Brace for tough times

Jean Lowrie-Chin

Monday, September 17, 2012    

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Those of us who are assiduously trying to keep our businesses going, so that our employees are secure in their jobs, have little time for the political kass-kass between the former and current ministers of finance. We knew long ago that our tiny country could not withstand the global economic fallout and like many savvy businesspersons, this and the previous government should have been in emergency mode, ensuring that we were growing more food and creating a more productive and employable workforce.

Having run a business for over three decades, let me share some of the guidelines that have kept us going:

*Ensure good governance, especially in financial management - seek advice from expert, independent thinkers.

*Give excellent service and get feedback to sharpen your offerings.

*Make the welfare of your team a priority - they are the heartbeat of your company.

*Be a learning organisation, especially in IT.

*Promote productivity through prompt communication and strict timelines.

*Promote positivity, respect and accountability in the conduct of your business.

*Setbacks must be expected - learn from them and move on.

We have also identified the qualities which we believe make great employees - if you are seeking a job, cultivate these to make yourself employable:

*Professionalism. Be punctual, organised, productive and accountable.

*Good manners. Your background is no excuse - Google and learn.

*Enthusiasm. If you think your job is a pain, you won't last in it.

*Team spirit. Be supportive of fellow team members - resist gossip and cliques.

*Altruism - a higher cause makes you stronger.

*Ambition - strive for excellence and expand your horizons.

We need to counsel our young people who are now seeking employment to get into a productive mode. Whether or not they have a job, they should get out of bed, get dressed and get going - to a paid or voluntary assignment. In the US, highly qualified folks do weekend carpentry and landscaping to earn extra bucks. Let's encourage young people to explore all opportunities instead of being too "precious" for certain jobs.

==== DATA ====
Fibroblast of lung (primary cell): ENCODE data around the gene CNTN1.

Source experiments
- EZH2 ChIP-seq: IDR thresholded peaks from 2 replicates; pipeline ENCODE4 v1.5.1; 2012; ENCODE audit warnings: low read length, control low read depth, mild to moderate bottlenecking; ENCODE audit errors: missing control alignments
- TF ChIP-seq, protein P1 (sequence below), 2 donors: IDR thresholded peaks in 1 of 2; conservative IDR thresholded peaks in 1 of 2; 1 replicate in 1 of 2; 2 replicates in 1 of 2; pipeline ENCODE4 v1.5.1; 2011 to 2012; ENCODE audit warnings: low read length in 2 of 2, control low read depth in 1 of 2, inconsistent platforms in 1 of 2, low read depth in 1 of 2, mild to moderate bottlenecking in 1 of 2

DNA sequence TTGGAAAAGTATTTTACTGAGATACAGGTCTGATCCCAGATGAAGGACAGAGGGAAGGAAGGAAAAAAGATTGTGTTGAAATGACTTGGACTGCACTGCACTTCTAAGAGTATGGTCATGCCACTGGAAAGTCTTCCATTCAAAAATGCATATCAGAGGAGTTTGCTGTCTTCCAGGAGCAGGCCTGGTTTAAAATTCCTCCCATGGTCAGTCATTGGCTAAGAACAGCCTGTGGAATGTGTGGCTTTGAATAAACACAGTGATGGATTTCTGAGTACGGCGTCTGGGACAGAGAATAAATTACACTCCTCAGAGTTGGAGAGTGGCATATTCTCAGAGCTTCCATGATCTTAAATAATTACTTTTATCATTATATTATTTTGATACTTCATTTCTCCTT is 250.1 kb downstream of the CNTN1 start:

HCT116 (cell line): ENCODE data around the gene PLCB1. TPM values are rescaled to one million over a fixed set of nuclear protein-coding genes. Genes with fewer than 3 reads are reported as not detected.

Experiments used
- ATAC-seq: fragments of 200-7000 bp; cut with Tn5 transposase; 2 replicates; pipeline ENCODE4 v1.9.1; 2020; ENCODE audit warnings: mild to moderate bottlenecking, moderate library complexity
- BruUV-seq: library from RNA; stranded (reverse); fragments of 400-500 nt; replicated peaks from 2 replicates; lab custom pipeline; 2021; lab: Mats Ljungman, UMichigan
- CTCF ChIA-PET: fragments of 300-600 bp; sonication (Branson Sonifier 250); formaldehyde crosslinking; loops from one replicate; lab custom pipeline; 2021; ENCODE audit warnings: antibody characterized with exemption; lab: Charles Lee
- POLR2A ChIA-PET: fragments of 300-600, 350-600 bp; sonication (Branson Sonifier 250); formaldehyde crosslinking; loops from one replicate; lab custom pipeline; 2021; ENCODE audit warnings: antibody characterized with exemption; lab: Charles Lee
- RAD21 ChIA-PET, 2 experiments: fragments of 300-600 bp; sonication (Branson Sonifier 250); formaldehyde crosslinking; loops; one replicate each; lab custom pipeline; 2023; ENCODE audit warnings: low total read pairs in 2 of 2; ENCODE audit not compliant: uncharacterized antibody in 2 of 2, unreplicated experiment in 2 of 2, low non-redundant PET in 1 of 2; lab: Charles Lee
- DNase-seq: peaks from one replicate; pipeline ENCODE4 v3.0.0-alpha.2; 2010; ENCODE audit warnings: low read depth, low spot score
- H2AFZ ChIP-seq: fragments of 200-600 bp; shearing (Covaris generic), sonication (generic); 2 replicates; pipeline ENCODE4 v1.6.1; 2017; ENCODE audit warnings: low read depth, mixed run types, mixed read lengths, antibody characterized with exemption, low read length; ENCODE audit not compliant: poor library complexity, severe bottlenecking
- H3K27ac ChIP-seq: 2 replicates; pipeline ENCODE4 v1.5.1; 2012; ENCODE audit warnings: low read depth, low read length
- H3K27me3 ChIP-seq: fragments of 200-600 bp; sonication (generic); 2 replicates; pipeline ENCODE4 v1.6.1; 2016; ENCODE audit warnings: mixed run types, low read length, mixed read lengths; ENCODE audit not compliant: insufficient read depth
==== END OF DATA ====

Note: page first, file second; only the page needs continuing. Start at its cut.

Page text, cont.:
Is the world gone mad?

"What's the matter with the world, is the world gone mad?" sang Lou Rawls several decades ago. We are shocked and distressed to hear that rioters descended on the US Embassy in Libya and murdered US Ambassador Chris Stevens, on the 11th anniversary of 9/11.

Some say it was a protest against an offensive film about the prophet Muhammed, which ignited the anger of Muslims in Libya, Cairo and other Middle Eastern states. While we must not condone any form of religious disrespect as shown in the offensive production, I cannot fathom the mindset that would make people feel justified to burn and kill. Others believe this was a deliberate cold-hearted plan to mark 9/11, as expressed in a CNN report by Christiane Amanpour.

Senator John McCain gave a moving tribute to his friend, the late ambassador: "Chris Stevens is one of the finest people I've ever known in my life. He loved the Libyan people. They loved him. He and I were down there on election night and people were saying, 'Thank you, America.'... I guarantee you the one thing Chris Stevens did not want is for us to abandon Libya."

We have to respect the dignity of the people of the United States in their observation of the 9/11 attacks and their response to this latest assault.

Jamaica's security challenge

Here in Jamaica, we are also facing our own security challenges as small gangs have cropped up, tripling the number identified last year by the Jamaica Constabulary Force. It is common knowledge that some politicians have had alliances with gangs. We dearly hope that this is not the reason why anti-gang legislation has not yet been passed in the House of Parliament. As our outstanding Commissioner of Police Owen Ellington disclosed in an interview with Cliff Hughes on Impact, there is no law on our books that makes gang membership a crime.

This week, we are being reminded to register if we are not yet on the voters' list, in time for the next update. We wonder how many voters understand that when they mark that "X" beside a candidate's name, it is a vote of confidence that these representatives will ensure that the laws of the land protect its citizens. Our lawmakers should be moving quickly on anti-gang legislation, embracing a new kind of politics where their constituents are empowered, not cowering under the guns of these jumped-up gangs.

As we study the responses of his political colleagues to Mr Damion Crawford's 3-2-1 plan for education in his constituency, we are bewildered. When we wrote in June about Mr Crawford's new approach for his constituency, we figured that his party would be holding him up as a role model and using his system in all the constituencies they have won, to bring sustainable development to their communities. Is it that the patience needed to educate our children is superseded by an impatience for power?

Welcome home, Olympians and Paralympians

It was wonderful to see the fresh faces of our outstanding Olympians and Paralympians as they returned from overseas last week. Special congratulations our only Paralympic gold medallist Alphanso Cunningham, team captain Tanto Campbell and Sylvia Grant who made it to the finals.





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